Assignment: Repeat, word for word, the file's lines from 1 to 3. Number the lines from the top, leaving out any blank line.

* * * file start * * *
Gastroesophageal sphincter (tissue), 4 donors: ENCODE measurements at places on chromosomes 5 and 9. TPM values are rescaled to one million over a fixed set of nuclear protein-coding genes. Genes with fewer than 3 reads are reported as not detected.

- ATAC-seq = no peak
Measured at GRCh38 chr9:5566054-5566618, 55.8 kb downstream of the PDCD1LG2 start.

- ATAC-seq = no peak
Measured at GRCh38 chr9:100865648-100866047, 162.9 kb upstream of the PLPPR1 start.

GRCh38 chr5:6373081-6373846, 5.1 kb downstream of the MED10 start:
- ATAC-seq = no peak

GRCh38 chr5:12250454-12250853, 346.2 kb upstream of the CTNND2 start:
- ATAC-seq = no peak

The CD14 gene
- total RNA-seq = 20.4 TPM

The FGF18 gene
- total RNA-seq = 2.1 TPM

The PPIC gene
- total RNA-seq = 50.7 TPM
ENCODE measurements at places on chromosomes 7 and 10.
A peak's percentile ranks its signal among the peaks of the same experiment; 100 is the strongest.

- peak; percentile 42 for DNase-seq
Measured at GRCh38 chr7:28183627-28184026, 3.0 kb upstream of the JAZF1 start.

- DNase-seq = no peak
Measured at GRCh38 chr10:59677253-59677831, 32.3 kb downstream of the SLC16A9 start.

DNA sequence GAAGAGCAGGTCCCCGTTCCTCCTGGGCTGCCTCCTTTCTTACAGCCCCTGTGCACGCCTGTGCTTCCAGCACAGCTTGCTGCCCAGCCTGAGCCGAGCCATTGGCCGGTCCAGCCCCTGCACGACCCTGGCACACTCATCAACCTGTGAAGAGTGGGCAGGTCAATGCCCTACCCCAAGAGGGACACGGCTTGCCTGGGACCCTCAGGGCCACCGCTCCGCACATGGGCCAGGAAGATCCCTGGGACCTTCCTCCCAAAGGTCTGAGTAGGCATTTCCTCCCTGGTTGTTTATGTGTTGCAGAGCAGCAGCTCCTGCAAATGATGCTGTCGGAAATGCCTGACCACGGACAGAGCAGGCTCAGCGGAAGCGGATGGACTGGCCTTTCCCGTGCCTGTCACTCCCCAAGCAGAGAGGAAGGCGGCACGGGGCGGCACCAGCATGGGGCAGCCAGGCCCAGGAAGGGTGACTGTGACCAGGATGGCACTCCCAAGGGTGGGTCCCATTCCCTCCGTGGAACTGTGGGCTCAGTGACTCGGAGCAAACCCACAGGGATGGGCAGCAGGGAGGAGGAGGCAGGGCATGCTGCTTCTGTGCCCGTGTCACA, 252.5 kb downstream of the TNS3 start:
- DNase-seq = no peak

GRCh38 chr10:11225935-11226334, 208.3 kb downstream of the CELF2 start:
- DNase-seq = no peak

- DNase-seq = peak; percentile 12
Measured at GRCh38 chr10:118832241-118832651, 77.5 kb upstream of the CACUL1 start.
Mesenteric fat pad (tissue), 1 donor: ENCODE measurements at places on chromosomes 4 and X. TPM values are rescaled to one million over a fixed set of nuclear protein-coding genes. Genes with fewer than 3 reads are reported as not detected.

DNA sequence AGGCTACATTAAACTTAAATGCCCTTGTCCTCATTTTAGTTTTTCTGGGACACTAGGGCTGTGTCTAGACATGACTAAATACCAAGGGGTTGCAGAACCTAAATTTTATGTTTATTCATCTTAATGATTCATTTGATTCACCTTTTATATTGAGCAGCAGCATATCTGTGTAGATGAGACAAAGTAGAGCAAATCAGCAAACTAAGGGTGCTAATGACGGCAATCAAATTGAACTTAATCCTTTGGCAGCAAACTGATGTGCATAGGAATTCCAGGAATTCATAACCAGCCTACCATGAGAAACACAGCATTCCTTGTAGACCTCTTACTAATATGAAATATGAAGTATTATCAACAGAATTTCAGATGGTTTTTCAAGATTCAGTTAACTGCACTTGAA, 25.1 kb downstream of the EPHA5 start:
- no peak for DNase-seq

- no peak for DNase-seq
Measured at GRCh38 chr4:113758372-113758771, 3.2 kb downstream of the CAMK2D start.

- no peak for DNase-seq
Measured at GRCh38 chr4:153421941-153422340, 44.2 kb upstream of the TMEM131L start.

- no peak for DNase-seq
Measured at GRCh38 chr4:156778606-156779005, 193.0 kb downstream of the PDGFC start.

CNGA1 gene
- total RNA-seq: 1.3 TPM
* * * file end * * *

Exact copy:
Gastroesophageal sphincter (tissue), 4 donors: ENCODE measurements at places on chromosomes 5 and 9. TPM values are rescaled to one million over a fixed set of nuclear protein-coding genes. Genes with fewer than 3 reads are reported as not detected.

- ATAC-seq = no peak
Measured at GRCh38 chr9:5566054-5566618, 55.8 kb downstream of the PDCD1LG2 start.